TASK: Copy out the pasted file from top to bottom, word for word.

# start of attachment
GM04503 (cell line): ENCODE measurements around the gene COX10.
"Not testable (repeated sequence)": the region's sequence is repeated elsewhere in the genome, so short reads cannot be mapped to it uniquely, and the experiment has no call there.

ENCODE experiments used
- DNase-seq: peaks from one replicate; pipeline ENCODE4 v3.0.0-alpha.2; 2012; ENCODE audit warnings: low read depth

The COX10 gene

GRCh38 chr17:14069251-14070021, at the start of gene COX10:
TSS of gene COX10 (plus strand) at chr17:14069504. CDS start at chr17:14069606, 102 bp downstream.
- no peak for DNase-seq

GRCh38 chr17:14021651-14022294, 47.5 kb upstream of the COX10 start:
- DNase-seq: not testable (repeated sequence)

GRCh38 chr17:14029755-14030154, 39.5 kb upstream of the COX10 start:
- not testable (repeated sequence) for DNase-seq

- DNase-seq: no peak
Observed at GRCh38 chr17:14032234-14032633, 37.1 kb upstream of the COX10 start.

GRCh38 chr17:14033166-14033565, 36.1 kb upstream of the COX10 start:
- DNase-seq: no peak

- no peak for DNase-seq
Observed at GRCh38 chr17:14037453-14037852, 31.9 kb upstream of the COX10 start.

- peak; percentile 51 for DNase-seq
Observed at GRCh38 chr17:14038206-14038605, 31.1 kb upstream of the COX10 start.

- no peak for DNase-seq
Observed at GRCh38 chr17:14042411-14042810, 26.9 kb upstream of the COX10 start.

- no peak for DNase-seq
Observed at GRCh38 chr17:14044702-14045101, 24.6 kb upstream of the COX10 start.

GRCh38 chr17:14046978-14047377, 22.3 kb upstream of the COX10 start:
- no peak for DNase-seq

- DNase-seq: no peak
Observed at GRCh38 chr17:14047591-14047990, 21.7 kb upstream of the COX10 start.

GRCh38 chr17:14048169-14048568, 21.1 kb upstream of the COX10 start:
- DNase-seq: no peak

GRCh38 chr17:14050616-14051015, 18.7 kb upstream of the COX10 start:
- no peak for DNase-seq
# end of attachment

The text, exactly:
GM04503 (cell line): ENCODE measurements around the gene COX10.
"Not testable (repeated sequence)": the region's sequence is repeated elsewhere in the genome, so short reads cannot be mapped to it uniquely, and the experiment has no call there.

ENCODE experiments used
- DNase-seq: peaks from one replicate; pipeline ENCODE4 v3.0.0-alpha.2; 2012; ENCODE audit warnings: low read depth

The COX10 gene

GRCh38 chr17:14069251-14070021, at the start of gene COX10:
TSS of gene COX10 (plus strand) at chr17:14069504. CDS start at chr17:14069606, 102 bp downstream.
- no peak for DNase-seq

GRCh38 chr17:14021651-14022294, 47.5 kb upstream of the COX10 start:
- DNase-seq: not testable (repeated sequence)

GRCh38 chr17:14029755-14030154, 39.5 kb upstream of the COX10 start:
- not testable (repeated sequence) for DNase-seq

- DNase-seq: no peak
Observed at GRCh38 chr17:14032234-14032633, 37.1 kb upstream of the COX10 start.

GRCh38 chr17:14033166-14033565, 36.1 kb upstream of the COX10 start:
- DNase-seq: no peak

- no peak for DNase-seq
Observed at GRCh38 chr17:14037453-14037852, 31.9 kb upstream of the COX10 start.

- peak; percentile 51 for DNase-seq
Observed at GRCh38 chr17:14038206-14038605, 31.1 kb upstream of the COX10 start.

- no peak for DNase-seq
Observed at GRCh38 chr17:14042411-14042810, 26.9 kb upstream of the COX10 start.

- no peak for DNase-seq
Observed at GRCh38 chr17:14044702-14045101, 24.6 kb upstream of the COX10 start.

GRCh38 chr17:14046978-14047377, 22.3 kb upstream of the COX10 start:
- no peak for DNase-seq

- DNase-seq: no peak
Observed at GRCh38 chr17:14047591-14047990, 21.7 kb upstream of the COX10 start.

GRCh38 chr17:14048169-14048568, 21.1 kb upstream of the COX10 start:
- DNase-seq: no peak

GRCh38 chr17:14050616-14051015, 18.7 kb upstream of the COX10 start:
- no peak for DNase-seq